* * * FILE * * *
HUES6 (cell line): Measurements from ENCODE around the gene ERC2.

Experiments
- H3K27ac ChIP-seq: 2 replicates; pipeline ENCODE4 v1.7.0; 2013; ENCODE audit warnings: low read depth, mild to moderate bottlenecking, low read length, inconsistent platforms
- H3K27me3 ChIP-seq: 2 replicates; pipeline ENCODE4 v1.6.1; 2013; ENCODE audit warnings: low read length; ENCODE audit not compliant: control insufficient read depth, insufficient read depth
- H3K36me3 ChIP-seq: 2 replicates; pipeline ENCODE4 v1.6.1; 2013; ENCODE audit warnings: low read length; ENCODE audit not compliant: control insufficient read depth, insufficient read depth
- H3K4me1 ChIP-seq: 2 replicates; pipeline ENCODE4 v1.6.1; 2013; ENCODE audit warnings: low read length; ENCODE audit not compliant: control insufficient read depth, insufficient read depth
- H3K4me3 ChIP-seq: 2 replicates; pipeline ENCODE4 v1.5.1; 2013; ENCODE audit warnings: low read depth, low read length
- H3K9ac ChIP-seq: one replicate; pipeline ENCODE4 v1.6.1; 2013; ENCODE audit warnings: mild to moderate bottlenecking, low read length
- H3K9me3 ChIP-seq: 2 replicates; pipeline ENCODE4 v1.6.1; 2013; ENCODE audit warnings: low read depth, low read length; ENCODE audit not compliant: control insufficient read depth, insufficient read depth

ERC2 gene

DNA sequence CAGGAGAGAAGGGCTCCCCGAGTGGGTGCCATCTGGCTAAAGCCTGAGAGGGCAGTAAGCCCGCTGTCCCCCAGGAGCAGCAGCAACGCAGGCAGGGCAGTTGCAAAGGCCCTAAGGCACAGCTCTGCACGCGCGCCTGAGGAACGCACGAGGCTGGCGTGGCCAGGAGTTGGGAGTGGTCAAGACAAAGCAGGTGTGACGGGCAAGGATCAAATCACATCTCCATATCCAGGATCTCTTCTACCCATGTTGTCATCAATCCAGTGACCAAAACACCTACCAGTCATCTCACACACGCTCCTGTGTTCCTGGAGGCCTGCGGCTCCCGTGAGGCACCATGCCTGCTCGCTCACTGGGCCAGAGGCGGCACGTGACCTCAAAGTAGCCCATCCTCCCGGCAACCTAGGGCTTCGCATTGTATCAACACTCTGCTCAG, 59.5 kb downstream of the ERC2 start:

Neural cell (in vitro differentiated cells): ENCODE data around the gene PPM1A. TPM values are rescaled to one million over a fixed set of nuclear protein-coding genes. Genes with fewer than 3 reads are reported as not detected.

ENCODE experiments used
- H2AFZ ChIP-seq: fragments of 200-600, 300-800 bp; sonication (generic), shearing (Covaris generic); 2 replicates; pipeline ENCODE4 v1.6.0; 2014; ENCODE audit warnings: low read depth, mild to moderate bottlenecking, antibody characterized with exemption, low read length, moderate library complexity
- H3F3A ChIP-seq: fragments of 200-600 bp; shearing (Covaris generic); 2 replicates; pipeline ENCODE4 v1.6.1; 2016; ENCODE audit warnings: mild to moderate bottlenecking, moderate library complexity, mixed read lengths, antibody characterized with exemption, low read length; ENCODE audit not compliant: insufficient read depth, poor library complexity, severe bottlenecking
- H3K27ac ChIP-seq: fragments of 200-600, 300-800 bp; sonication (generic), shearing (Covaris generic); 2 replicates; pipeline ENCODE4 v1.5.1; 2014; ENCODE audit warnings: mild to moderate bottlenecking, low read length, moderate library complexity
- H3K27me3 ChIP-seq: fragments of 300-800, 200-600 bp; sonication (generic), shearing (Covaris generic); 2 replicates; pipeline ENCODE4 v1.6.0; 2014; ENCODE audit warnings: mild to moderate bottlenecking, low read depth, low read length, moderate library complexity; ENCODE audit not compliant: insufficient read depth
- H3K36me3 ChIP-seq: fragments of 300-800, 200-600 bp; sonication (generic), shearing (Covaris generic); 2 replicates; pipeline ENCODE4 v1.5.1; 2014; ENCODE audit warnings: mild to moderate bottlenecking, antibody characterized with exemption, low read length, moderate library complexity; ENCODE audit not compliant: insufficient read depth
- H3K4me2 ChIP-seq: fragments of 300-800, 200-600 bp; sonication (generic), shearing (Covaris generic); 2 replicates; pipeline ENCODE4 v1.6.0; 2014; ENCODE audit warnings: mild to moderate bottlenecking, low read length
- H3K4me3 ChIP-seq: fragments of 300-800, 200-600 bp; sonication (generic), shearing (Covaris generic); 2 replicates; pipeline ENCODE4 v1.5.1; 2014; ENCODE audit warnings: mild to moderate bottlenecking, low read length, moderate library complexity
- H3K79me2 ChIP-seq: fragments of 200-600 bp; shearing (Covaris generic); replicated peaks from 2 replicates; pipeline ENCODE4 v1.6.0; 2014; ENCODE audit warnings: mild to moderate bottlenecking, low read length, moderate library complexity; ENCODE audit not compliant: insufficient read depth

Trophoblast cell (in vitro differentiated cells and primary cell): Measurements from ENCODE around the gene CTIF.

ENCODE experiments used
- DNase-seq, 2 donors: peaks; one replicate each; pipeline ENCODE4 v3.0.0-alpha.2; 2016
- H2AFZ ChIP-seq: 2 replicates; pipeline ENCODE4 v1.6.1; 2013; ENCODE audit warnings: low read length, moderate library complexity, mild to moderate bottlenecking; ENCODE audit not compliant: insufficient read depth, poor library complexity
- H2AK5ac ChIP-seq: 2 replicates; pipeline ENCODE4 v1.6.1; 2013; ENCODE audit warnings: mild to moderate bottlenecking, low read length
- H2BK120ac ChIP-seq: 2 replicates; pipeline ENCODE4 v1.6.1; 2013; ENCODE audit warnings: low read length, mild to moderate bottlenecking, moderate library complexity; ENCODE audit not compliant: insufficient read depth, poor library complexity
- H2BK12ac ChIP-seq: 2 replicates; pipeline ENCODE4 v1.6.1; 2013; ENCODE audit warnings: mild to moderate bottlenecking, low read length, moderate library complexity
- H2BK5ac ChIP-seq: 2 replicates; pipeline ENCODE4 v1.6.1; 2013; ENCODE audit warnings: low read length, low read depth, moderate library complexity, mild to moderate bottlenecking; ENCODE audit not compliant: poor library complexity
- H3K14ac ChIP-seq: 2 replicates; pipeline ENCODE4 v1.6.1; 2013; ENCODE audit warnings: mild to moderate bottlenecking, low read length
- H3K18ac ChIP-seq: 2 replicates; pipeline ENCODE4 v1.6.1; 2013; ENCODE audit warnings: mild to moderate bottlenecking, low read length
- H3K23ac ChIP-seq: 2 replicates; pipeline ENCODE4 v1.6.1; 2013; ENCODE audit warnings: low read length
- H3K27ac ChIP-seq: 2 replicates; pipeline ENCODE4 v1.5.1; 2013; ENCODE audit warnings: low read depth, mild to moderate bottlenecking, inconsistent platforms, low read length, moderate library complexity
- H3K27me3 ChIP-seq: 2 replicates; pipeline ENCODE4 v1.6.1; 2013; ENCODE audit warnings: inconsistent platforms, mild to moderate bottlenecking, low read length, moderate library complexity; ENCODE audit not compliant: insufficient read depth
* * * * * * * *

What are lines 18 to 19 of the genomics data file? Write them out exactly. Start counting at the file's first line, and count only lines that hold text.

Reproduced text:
- H3K36me3 ChIP-seq: fragments of 300-800, 200-600 bp; sonication (generic), shearing (Covaris generic); 2 replicates; pipeline ENCODE4 v1.5.1; 2014; ENCODE audit warnings: mild to moderate bottlenecking, antibody characterized with exemption, low read length, moderate library complexity; ENCODE audit not compliant: insufficient read depth
- H3K4me2 ChIP-seq: fragments of 300-800, 200-600 bp; sonication (generic), shearing (Covaris generic); 2 replicates; pipeline ENCODE4 v1.6.0; 2014; ENCODE audit warnings: mild to moderate bottlenecking, low read length